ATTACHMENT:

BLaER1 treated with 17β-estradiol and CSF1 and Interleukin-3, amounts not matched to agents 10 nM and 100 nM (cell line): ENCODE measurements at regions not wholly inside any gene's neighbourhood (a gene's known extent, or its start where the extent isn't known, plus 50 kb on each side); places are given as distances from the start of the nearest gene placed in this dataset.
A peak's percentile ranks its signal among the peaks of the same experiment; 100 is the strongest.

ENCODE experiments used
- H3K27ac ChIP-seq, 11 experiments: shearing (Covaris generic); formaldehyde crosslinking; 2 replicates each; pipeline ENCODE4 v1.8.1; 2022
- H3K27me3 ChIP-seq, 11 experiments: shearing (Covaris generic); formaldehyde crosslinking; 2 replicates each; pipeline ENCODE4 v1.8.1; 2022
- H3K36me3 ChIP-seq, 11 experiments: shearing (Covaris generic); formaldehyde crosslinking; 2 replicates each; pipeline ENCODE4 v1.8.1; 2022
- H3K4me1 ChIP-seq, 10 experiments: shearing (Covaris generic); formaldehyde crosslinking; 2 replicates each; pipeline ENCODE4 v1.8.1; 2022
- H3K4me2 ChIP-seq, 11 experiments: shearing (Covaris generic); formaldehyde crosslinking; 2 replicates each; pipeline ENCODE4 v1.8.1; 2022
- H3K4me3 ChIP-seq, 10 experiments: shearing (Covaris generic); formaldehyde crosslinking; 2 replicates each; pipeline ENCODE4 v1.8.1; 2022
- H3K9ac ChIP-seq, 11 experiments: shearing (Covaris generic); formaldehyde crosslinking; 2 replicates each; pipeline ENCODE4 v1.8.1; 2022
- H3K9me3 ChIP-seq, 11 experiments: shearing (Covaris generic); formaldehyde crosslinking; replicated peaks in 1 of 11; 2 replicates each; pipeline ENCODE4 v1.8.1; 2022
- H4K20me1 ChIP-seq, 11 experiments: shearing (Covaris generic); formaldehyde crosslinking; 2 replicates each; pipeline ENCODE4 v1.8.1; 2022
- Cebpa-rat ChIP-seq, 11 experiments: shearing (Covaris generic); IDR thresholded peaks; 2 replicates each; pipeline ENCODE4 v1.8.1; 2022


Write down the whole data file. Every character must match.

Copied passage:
BLaER1 treated with 17β-estradiol and CSF1 and Interleukin-3, amounts not matched to agents 10 nM and 100 nM (cell line): ENCODE measurements at regions not wholly inside any gene's neighbourhood (a gene's known extent, or its start where the extent isn't known, plus 50 kb on each side); places are given as distances from the start of the nearest gene placed in this dataset.
A peak's percentile ranks its signal among the peaks of the same experiment; 100 is the strongest.

ENCODE experiments used
- H3K27ac ChIP-seq, 11 experiments: shearing (Covaris generic); formaldehyde crosslinking; 2 replicates each; pipeline ENCODE4 v1.8.1; 2022
- H3K27me3 ChIP-seq, 11 experiments: shearing (Covaris generic); formaldehyde crosslinking; 2 replicates each; pipeline ENCODE4 v1.8.1; 2022
- H3K36me3 ChIP-seq, 11 experiments: shearing (Covaris generic); formaldehyde crosslinking; 2 replicates each; pipeline ENCODE4 v1.8.1; 2022
- H3K4me1 ChIP-seq, 10 experiments: shearing (Covaris generic); formaldehyde crosslinking; 2 replicates each; pipeline ENCODE4 v1.8.1; 2022
- H3K4me2 ChIP-seq, 11 experiments: shearing (Covaris generic); formaldehyde crosslinking; 2 replicates each; pipeline ENCODE4 v1.8.1; 2022
- H3K4me3 ChIP-seq, 10 experiments: shearing (Covaris generic); formaldehyde crosslinking; 2 replicates each; pipeline ENCODE4 v1.8.1; 2022
- H3K9ac ChIP-seq, 11 experiments: shearing (Covaris generic); formaldehyde crosslinking; 2 replicates each; pipeline ENCODE4 v1.8.1; 2022
- H3K9me3 ChIP-seq, 11 experiments: shearing (Covaris generic); formaldehyde crosslinking; replicated peaks in 1 of 11; 2 replicates each; pipeline ENCODE4 v1.8.1; 2022
- H4K20me1 ChIP-seq, 11 experiments: shearing (Covaris generic); formaldehyde crosslinking; 2 replicates each; pipeline ENCODE4 v1.8.1; 2022
- Cebpa-rat ChIP-seq, 11 experiments: shearing (Covaris generic); IDR thresholded peaks; 2 replicates each; pipeline ENCODE4 v1.8.1; 2022